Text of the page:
Chinese Policies Have Created Enormous Trade Deficit: S Jaishankar

External Affairs Minister S Jaishankar said India's involvement would hinge on a mutually equitable, depoliticized arrangement.

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Chinese Policies Have Created Enormous Trade Deficit: S Jaishankar

External Affairs Minister S Jaishankar said India remained skeptical over "unfair" market access.


Highlights

  1. S Jaishankar criticised China for one-sided trade policies
  2. He said China is casting doubt over progress of trade negotiations
  3. Chinese protectionist policies created significant trade deficit, he said

External Affairs Minister S Jaishankar today criticized China for what he described as one-sided trade policies, casting doubt over the progress of negotiations for a pan-Asian free trade agreement.

Speaking during a panel discussion in Singapore, the minister said India remained skeptical over "unfair" market access and "Chinese protectionist policies" that have created a significant trade deficit between the two nations. India's trade deficit with China was $53.6 billion in the fiscal year ended March 2019.

"The big concerns of India are of course, one, its relationship with China because we have an enormous trade deficit with China," Mr Jaishankar said in response to a question regarding the ongoing negotiations for Regional Comprehensive Economic Partnership, or RCEP.

Negotiators have expressed hope that RCEP -- which includes all 10 of Southeast Asia's Asean countries, as well as Japan, South Korea, Australia, New Zealand, India and China -- would be delivered by the end of the year. While ministers from the 16 participating countries reaffirmed their commitment to reaching a deal this year following negotiations in Bangkok over the weekend, it is unclear whether such a goal will be met.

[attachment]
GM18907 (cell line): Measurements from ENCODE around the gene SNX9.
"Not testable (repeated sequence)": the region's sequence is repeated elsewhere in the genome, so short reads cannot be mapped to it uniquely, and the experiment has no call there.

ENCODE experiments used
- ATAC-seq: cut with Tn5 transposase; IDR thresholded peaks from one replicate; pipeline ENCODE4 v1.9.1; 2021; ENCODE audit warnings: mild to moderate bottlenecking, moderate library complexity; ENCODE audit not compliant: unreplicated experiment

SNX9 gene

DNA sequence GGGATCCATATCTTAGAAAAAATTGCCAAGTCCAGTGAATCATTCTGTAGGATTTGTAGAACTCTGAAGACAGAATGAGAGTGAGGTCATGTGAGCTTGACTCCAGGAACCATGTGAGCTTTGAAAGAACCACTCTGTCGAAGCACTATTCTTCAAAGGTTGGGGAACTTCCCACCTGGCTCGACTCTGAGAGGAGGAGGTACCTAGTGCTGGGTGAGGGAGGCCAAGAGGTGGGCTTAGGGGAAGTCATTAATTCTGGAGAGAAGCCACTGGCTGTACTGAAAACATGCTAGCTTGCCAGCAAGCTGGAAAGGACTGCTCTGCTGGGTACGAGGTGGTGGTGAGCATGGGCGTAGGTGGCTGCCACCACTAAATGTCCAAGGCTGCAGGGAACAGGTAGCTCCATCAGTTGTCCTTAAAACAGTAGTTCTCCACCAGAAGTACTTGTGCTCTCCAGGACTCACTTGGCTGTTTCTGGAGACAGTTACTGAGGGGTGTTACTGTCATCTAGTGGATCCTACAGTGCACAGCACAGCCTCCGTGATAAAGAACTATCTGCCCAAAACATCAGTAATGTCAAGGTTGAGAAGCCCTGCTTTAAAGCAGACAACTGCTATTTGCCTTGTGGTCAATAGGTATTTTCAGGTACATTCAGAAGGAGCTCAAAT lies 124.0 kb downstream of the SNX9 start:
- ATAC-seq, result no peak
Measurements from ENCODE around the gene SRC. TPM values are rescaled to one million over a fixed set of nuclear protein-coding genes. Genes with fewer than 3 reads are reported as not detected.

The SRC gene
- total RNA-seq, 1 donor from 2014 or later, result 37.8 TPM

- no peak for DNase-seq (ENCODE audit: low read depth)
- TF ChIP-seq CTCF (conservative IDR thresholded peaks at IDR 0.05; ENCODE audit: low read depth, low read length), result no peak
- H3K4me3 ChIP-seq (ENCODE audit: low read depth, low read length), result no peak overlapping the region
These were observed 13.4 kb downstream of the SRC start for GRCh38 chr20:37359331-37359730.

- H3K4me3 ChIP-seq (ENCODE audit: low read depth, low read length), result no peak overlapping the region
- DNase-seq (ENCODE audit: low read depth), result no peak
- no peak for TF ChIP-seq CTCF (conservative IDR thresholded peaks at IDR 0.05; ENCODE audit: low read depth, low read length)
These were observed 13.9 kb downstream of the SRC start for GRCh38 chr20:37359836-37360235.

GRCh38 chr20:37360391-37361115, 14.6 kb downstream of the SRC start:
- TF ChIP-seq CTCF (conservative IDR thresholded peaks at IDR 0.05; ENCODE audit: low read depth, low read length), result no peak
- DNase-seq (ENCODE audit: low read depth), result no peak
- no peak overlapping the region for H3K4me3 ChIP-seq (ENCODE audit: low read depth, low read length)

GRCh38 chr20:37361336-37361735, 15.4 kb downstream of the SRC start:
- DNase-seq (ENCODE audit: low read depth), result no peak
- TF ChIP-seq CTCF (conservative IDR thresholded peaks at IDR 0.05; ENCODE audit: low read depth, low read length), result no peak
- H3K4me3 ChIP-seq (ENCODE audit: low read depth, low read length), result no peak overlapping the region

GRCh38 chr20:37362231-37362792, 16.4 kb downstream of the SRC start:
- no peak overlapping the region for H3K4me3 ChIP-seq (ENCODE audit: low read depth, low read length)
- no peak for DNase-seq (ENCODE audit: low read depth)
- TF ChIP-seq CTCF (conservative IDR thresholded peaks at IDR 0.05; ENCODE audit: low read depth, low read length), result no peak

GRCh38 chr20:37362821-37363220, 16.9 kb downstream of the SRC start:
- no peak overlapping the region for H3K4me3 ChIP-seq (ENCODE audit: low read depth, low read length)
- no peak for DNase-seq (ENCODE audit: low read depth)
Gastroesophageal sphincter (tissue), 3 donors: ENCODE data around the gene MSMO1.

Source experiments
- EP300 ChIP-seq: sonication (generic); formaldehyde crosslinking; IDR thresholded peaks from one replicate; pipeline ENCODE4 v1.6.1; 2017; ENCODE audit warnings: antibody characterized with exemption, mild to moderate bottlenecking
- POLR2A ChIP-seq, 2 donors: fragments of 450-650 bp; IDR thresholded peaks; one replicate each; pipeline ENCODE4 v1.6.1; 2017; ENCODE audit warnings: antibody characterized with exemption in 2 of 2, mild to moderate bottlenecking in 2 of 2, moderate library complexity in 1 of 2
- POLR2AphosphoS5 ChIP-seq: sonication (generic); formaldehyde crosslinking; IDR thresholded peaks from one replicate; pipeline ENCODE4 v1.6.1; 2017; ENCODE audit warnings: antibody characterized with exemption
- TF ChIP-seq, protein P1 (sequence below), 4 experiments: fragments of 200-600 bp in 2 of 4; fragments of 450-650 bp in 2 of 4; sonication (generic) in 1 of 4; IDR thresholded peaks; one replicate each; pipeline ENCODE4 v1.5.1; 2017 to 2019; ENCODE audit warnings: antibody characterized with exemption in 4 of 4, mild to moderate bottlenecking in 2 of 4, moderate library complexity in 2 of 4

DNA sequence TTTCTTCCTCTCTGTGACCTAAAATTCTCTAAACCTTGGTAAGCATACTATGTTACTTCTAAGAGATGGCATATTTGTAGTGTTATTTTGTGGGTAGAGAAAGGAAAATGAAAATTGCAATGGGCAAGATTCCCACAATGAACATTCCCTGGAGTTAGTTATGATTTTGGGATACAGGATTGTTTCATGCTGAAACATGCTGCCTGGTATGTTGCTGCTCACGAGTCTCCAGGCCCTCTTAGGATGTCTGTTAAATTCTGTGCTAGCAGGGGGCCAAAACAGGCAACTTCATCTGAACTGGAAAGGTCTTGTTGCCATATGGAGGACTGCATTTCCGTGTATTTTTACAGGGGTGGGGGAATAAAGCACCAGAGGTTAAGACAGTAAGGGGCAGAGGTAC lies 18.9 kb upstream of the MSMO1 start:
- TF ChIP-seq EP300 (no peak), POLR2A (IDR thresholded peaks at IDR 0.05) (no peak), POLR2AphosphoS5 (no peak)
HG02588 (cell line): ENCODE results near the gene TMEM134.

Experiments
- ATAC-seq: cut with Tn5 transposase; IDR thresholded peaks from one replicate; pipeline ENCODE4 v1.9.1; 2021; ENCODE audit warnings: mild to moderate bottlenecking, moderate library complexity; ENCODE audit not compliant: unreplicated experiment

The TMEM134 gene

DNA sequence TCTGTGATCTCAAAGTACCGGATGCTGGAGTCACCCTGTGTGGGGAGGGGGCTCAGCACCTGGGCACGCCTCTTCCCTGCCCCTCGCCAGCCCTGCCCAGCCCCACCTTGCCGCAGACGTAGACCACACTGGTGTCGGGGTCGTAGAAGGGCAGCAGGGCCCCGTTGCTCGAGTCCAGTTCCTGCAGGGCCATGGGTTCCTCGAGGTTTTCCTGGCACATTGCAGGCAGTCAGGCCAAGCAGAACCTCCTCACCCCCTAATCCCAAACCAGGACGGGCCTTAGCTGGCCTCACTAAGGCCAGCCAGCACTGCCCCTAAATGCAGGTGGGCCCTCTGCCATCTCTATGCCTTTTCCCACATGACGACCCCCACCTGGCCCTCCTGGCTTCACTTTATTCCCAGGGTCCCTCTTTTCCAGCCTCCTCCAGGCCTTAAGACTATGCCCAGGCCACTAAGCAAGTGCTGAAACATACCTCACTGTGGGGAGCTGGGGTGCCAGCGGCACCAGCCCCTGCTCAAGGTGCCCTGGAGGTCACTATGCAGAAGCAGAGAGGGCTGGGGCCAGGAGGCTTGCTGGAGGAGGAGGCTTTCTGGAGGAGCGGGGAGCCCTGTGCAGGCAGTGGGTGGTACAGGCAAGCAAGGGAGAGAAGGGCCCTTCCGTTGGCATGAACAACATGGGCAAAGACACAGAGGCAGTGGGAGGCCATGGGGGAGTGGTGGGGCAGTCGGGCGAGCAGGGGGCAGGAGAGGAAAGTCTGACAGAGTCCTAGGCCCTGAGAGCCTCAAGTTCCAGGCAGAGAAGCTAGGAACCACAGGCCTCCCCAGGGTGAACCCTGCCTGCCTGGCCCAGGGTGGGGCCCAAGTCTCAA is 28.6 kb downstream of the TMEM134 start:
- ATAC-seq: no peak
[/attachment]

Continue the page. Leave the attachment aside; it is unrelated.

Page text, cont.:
Mr Jaishankar said he was unsure what was discussed in the latest round of negotiations, but noted that India's involvement would hinge on a mutually equitable, depoliticized arrangement.

"RCEP at the end of the day is an economic negotiation. It has a strategic implication, but the merits of the RCEP outcome have to be economic," said Mr Jaishankar. "It has to be sold for its strength and I think if that was more self-evident to Indians I think you would get clearly a much stronger resonance."

Singapore's Foreign Minister Vivian Balakrishnan, who was also on the panel, urged India to reconsider its position on RCEP, saying that Beijing and New Delhi would have to come to terms on trade eventually.

"I am making the argument that it is worth making the effort, because this would be a game changer," Mr Balakrishnan said.



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